Relativism is a hotly contested doctrine among philosophers, some of whom regard it as neither true nor false but simply incoherent. As Carol Rovane demonstrates in this analytical tour-de-force, the way to defend relativism is not initially by establishing its truth but by clarifying its content. The Metaphysics and Ethics of Relativism elaborates a doctrine of relativism that has a consistent logical, metaphysical, and practical significance. Relativism is worth debating, Rovane contends, because it bears directly on the moral choices we make in our lives.
Three intuitive conceptions of relativism have been influential in philosophical discourse. These include the idea that certain unavoidable disagreements are irresolvable, leading to the conclusion that “both sides are right,” and the idea that truth is always relative to context. But the most compelling, Rovane maintains, is the “alternatives intuition.” Alternatives are truths that cannot be embraced together because they are not universal. Something other than logical contradiction excludes them. When this is so, logical relations no longer hold among all truth-value-bearers. Some truths will be irreconcilable between individuals even though they are valid in themselves.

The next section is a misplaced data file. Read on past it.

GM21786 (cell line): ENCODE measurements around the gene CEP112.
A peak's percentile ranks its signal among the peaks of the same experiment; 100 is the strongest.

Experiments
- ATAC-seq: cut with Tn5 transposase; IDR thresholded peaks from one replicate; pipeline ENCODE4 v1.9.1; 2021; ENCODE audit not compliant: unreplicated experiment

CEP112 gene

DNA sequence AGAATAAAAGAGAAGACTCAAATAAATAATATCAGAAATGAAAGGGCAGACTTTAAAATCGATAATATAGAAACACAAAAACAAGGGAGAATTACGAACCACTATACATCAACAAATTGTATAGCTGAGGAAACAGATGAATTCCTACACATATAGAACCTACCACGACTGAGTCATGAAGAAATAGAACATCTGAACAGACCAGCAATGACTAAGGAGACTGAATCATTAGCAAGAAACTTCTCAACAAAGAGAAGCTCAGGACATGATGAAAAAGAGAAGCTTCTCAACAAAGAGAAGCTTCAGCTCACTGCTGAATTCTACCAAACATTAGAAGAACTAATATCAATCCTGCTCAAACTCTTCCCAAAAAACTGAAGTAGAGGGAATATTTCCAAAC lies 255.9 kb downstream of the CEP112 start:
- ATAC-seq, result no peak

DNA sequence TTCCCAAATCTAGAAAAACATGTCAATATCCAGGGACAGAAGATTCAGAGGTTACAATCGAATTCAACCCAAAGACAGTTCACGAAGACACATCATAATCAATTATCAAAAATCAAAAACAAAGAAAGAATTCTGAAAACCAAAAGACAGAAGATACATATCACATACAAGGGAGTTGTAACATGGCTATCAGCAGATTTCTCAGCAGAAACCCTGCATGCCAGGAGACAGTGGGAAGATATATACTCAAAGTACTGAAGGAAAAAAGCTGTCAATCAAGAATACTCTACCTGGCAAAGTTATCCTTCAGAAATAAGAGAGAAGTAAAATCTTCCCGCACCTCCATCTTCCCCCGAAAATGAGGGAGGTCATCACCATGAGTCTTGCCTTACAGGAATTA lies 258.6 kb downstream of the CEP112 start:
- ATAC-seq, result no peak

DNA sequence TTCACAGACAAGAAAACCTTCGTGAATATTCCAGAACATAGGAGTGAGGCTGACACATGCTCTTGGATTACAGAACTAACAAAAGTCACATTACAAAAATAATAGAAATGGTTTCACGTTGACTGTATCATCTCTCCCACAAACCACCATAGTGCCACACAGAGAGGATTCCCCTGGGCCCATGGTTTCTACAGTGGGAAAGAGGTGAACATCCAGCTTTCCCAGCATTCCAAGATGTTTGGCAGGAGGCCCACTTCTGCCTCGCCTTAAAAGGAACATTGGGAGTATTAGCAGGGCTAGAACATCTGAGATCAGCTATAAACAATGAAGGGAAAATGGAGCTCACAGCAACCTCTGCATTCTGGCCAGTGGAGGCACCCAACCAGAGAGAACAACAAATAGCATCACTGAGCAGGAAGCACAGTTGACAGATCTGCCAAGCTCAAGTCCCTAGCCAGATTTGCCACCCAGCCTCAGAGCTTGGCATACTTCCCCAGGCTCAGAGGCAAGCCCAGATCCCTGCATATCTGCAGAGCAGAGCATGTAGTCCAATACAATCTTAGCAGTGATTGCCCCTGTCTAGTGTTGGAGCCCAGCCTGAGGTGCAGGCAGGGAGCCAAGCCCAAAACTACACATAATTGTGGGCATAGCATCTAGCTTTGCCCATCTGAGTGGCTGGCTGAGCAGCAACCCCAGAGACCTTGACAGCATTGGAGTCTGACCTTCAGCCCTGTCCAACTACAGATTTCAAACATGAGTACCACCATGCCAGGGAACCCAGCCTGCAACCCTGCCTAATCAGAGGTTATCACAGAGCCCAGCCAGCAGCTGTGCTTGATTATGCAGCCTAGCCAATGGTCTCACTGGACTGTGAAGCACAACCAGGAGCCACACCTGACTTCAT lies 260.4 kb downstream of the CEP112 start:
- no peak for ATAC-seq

The practical consequence is that some forms of interpersonal engagement are confined within definite boundaries, and one has no choice but to view what lies beyond those boundaries with what Rovane calls “epistemic indifference.” In a very real sense, some people inhabit different worlds—true in themselves, but closed off to belief from those who hold irreducibly incompatible truths.